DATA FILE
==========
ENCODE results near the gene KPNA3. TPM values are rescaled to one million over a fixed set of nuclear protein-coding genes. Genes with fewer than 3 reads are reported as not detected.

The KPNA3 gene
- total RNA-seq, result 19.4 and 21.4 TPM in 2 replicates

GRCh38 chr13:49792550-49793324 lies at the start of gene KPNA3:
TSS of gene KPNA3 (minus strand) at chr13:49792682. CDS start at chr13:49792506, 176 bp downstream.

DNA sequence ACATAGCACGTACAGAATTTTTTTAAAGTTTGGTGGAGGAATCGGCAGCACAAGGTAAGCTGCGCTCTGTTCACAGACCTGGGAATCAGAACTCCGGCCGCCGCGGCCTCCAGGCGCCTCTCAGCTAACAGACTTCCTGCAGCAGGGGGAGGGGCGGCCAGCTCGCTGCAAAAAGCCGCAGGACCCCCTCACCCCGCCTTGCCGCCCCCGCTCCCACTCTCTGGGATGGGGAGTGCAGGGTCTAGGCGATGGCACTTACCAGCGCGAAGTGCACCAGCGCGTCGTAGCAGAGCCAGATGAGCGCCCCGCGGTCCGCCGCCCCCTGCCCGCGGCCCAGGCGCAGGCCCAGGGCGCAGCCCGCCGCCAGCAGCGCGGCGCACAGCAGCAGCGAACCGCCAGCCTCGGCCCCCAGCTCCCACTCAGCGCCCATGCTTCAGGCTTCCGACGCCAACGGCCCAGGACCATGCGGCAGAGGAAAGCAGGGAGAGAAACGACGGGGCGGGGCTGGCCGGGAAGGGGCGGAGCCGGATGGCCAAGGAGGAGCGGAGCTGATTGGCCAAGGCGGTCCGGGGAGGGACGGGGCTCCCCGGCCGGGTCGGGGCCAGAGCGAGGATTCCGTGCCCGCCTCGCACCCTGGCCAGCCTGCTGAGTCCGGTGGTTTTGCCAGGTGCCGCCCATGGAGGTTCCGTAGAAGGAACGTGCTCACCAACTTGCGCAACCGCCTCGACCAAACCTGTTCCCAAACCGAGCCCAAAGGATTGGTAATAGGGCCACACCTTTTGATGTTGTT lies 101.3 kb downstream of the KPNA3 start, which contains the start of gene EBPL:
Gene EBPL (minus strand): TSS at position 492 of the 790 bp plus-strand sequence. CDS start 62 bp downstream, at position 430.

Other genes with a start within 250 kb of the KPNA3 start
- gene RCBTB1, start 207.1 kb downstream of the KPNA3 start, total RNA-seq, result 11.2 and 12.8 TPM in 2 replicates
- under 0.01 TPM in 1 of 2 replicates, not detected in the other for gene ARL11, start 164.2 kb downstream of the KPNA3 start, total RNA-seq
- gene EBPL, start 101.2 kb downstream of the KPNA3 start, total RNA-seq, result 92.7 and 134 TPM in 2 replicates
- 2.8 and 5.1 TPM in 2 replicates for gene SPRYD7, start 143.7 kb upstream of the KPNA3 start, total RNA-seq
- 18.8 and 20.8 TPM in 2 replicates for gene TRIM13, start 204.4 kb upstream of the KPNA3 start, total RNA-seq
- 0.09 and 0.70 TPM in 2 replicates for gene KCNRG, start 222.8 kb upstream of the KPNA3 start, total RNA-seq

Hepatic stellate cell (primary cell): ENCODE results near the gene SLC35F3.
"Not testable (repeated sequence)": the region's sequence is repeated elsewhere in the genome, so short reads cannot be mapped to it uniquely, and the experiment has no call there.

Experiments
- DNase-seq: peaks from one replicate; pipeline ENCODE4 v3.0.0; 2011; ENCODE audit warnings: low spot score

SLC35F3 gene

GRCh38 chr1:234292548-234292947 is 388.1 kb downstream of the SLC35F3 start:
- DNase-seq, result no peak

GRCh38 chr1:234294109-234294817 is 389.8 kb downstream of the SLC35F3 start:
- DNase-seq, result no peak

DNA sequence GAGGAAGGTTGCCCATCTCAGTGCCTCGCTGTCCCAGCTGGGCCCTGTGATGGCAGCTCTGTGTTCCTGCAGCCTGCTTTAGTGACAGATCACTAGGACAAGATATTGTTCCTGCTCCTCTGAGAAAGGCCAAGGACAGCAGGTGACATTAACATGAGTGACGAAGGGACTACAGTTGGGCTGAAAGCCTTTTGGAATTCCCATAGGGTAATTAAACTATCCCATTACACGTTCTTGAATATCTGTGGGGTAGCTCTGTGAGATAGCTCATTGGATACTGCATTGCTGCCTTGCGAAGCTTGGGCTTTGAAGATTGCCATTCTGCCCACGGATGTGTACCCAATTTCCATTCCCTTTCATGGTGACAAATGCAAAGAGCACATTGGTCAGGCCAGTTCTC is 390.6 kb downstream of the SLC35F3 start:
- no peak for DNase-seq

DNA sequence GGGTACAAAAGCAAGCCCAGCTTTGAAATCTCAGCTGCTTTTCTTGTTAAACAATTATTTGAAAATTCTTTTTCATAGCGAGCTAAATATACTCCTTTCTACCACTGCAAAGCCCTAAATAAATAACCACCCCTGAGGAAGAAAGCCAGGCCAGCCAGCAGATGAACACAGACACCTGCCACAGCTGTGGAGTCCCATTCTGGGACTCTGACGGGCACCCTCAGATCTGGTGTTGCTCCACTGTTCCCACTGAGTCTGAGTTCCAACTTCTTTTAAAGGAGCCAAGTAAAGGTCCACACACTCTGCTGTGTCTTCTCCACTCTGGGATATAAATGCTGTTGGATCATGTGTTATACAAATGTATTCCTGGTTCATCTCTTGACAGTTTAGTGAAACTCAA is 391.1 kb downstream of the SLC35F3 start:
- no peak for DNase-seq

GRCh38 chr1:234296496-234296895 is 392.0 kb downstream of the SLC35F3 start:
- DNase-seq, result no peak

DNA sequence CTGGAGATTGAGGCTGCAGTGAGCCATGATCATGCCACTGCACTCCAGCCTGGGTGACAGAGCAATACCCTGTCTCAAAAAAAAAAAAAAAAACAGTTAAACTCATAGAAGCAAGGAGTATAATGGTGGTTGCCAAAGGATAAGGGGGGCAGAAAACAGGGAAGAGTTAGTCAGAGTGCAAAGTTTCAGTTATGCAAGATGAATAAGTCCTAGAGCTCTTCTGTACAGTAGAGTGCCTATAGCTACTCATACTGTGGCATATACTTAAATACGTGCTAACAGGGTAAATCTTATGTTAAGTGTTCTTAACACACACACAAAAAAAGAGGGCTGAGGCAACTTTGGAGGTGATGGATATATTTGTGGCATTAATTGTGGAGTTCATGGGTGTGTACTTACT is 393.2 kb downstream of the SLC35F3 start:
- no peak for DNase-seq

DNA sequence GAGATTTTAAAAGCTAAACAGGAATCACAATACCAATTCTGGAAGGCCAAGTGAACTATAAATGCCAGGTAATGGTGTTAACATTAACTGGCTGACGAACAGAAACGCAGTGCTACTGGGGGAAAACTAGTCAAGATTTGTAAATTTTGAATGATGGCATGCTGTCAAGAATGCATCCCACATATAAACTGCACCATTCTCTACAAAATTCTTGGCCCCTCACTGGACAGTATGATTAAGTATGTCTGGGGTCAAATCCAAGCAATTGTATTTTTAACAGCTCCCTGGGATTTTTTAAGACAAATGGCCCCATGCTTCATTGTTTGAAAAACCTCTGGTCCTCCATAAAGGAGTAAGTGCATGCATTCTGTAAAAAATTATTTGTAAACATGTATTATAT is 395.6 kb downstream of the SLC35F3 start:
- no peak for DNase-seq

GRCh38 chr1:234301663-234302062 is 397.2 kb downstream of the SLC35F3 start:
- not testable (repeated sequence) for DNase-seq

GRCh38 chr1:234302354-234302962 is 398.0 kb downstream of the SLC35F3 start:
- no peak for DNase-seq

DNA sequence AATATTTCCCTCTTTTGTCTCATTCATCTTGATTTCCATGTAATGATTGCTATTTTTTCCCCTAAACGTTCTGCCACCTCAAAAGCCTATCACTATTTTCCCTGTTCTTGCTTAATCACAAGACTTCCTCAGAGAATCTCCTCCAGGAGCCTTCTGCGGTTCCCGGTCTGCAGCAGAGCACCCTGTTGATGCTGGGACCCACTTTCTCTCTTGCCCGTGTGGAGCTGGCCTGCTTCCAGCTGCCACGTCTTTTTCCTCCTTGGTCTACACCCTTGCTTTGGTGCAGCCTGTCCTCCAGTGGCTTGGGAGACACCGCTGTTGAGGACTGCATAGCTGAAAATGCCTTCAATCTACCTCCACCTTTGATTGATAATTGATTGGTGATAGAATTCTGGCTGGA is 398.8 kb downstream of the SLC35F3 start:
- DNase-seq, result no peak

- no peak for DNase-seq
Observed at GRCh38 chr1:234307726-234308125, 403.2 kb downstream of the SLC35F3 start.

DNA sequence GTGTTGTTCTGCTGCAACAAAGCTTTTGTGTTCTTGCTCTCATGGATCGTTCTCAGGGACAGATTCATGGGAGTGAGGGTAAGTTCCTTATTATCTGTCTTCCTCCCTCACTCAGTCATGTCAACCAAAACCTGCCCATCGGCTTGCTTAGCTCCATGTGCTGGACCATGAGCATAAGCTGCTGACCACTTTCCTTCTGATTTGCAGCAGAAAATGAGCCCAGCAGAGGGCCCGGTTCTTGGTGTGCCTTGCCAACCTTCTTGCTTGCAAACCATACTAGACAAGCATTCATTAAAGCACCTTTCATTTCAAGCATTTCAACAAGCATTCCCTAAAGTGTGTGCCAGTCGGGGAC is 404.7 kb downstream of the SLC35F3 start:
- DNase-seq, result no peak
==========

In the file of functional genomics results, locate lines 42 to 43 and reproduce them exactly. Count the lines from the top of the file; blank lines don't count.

DNA sequence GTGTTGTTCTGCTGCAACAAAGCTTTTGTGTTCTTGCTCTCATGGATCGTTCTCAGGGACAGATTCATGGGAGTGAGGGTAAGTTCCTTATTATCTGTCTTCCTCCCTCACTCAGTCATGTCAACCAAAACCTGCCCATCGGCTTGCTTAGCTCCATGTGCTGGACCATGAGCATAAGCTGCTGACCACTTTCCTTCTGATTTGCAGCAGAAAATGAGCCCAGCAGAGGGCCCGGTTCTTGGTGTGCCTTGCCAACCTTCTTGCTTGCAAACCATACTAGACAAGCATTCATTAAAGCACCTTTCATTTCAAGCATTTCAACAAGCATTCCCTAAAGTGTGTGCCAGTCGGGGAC is 404.7 kb downstream of the SLC35F3 start:
- DNase-seq, result no peak